If you have to look at the interface, then it's already a big fat fail. The interface for anything on a car should be like a fighter jet. You shouldn't have to take your eyes off the action for even a split second. This sort of stuff just instituionalizes distracted driving.
> It's a much better idea than requiring your printer manufacturer to provide a Chrome OS print driver for every one of their printers!
It's just x86 Linux. They could probably just ship their Linux driver assuming they have one or just let the community handle it. That's even assuming that what CUPS needs to support your particular printer even counts as a "driver" in the conventional sense.
The same "driver" source could handle Linux, MacOS, iPhones, Android, Chrome, Solaris and AIX.
My color printer also doubles as a scanner and copier. While it true it's not often used, it's handy to have when a color printing task comes up. I just bought the cheapest available HP from the corner store. It works fine including being supported in Linux.
There's nothing saying that you only have to have one printer. My "default" printer is a cheap mono laser of course.
This nonsense is why I put Ubuntu on my Chromebook. Throwing things out the the cloud is completely unnecessary as CUPS is perfectly adequate for the task and can run on any Unix variant including the ones from Google and Apple.
Nonsense. The moment I got my first ISP account ever, I managed to see people trying to get into my Linux box. This was ancient dlalup. I'm not even sure if my modem was up to snuff in terms of speed. Still didn't stop people from the other side of the planet to probe my box.
If the "consumer Internet" was dangerous pretty much day one, then the "academic Internet" must have been similarly dangerous.
My last "pre-Internet" employer certainly took their security seriously. A bug of this kind would not have been exposed to dog+world even then.
From then to now, the number of attacks per day isn't even all that different.
The headline is certainly misleading. It seems specifically engineered to give one a more dire impression. For a minute there I thought that the UK had managed to be even crappier in terms of broadband than the US.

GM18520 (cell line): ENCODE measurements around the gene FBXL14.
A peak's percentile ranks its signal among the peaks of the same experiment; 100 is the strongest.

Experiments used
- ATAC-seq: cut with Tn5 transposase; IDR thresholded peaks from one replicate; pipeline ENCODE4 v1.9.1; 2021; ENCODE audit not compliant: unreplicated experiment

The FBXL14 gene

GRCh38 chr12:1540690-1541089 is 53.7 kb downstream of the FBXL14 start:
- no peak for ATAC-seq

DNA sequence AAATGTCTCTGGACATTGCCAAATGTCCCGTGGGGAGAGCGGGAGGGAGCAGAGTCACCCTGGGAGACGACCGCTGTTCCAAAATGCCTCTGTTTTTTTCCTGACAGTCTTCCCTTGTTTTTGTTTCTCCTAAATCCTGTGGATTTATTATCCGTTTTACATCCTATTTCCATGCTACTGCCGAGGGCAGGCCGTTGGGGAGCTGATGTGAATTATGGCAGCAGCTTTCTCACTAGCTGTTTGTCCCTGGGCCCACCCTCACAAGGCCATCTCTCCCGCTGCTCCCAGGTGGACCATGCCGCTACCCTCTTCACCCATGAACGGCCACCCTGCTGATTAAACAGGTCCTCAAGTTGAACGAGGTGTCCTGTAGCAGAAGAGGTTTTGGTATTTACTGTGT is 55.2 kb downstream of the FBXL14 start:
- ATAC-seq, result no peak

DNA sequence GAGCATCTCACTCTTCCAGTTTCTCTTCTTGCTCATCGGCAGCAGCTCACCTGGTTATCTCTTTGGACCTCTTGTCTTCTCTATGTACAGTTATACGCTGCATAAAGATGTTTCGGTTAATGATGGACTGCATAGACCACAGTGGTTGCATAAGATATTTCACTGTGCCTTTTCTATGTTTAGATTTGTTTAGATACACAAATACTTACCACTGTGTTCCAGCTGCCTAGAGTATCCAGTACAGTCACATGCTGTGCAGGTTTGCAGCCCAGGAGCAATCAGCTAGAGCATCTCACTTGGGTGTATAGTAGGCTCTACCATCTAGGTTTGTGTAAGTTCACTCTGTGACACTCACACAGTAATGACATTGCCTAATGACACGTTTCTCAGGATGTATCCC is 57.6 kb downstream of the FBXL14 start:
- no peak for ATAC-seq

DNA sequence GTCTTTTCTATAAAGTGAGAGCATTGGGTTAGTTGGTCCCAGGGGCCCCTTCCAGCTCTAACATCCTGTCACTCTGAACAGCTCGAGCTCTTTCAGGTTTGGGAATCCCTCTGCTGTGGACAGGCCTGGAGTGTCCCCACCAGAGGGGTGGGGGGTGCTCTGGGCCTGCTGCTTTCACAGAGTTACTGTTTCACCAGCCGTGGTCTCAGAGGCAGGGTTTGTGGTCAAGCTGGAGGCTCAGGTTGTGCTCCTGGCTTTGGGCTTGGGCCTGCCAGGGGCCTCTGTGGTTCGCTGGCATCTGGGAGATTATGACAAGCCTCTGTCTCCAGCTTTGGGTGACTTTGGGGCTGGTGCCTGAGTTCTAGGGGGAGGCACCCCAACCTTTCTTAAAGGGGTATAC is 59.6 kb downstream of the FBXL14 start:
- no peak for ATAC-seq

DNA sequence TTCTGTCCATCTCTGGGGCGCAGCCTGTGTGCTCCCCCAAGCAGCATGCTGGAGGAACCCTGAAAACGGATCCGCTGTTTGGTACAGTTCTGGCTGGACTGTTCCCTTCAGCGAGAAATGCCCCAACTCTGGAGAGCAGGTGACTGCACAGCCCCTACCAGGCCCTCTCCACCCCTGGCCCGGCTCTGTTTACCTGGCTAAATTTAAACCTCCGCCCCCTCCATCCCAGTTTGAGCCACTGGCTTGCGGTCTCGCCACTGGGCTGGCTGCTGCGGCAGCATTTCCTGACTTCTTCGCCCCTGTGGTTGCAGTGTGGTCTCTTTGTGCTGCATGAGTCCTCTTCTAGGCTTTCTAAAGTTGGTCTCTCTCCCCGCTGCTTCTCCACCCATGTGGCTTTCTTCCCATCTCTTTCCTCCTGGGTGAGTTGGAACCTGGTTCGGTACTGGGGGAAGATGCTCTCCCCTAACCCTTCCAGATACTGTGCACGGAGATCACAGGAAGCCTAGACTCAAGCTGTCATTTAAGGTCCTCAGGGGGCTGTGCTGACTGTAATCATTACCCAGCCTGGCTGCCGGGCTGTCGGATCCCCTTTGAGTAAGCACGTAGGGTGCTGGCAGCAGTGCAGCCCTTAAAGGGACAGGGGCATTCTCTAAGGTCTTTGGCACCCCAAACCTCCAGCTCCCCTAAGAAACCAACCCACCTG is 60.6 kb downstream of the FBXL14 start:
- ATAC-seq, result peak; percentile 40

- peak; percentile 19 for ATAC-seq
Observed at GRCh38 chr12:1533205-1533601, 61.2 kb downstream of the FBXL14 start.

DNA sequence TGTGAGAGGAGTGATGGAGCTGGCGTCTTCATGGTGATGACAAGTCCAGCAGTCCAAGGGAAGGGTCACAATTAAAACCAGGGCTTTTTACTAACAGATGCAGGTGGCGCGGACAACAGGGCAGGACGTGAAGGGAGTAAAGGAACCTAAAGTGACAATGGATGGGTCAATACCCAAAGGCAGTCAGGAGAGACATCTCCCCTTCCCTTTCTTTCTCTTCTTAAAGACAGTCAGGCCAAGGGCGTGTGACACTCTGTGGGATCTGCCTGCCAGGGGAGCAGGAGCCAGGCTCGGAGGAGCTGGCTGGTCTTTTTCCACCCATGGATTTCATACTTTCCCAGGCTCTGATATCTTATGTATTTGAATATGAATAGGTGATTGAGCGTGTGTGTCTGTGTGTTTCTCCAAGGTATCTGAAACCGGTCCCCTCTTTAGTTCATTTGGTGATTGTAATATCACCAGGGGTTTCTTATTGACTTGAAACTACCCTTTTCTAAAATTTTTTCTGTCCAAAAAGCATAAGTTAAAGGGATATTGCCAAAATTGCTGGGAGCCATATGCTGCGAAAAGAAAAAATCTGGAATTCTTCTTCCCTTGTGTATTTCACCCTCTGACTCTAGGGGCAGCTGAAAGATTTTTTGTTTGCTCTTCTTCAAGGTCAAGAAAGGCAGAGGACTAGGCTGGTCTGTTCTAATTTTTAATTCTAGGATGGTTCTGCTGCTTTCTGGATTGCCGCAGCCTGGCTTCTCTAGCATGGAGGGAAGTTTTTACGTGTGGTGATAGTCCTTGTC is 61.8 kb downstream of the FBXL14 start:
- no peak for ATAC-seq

An intentionally false impression though. Sensationalist headline...
Nah. With all of the crap that gets included on modern webpages these days, you need more speed just to deal with the bloat. I remember when I thought a whole 1meg down was the bee's knees. Wouldn't want to be stuck with that now. Modern web pages are far too bloated. Some sites include scripts from so many different hosts that they can't all fit on my no-script pop up menu.
Then there are things like Debian repositories, Steam, and other assorted sources of software updates.
I would rather not fixate on the poor because people are ultimately responsible for themselves. They still have some ability to control their own destiny even if they are on the lower end of things. The things they choose to do and the things they choose to value impact their lives greatly. To say that they are in control of nothing ultimately strips them of their humanity and any hope that they might someday do better for themselves.
No amount of throwing money at the problem will compensate for a pathalogical culture that actively discourages assimilating the habits of successful members of society.
> Including the cost of the US healthcare system in welfare spending is not unlike including the price of billionaire mansions in the money spent to fight homelessness.
So what you are saying is that some of us in America are paying for "billionaire mansions" when it comes to healthcare? In other words, we are at liberty to pay more to get more. That doesn't sound altogether bad really. It sucks to be poor but then again it always sucks to be poor. It's nice that there's at least the option to do better and get better.
That's the key difference between what we have in the US and European Communism.
Although, it does make sense to compare total expenditures for both public and private payments for healthcare and taxes in general. I am in a much better position than a European counterpart to handle my own medical expenses. I have more money for housing and food and health insurance and vacations and my medical rainy day fund (HSA).
I just have to choose to prepare for that sort of thing rather than wasting every last cent I earn on consumption of consumer products. The same goes to a lesser degree for "working class stiffs". We simply choose as a nation to be irresponsible. "Saving" is a dirty word. We all must feed the economic beast. You even see propaganda about this in math textbooks (I kid you not).
In a nation without debtors prisons, bankruptcy should not matter. It should not be a thing for people to get hysterical over. It may suck for awhile but it's very recoverable. Or rather it should be.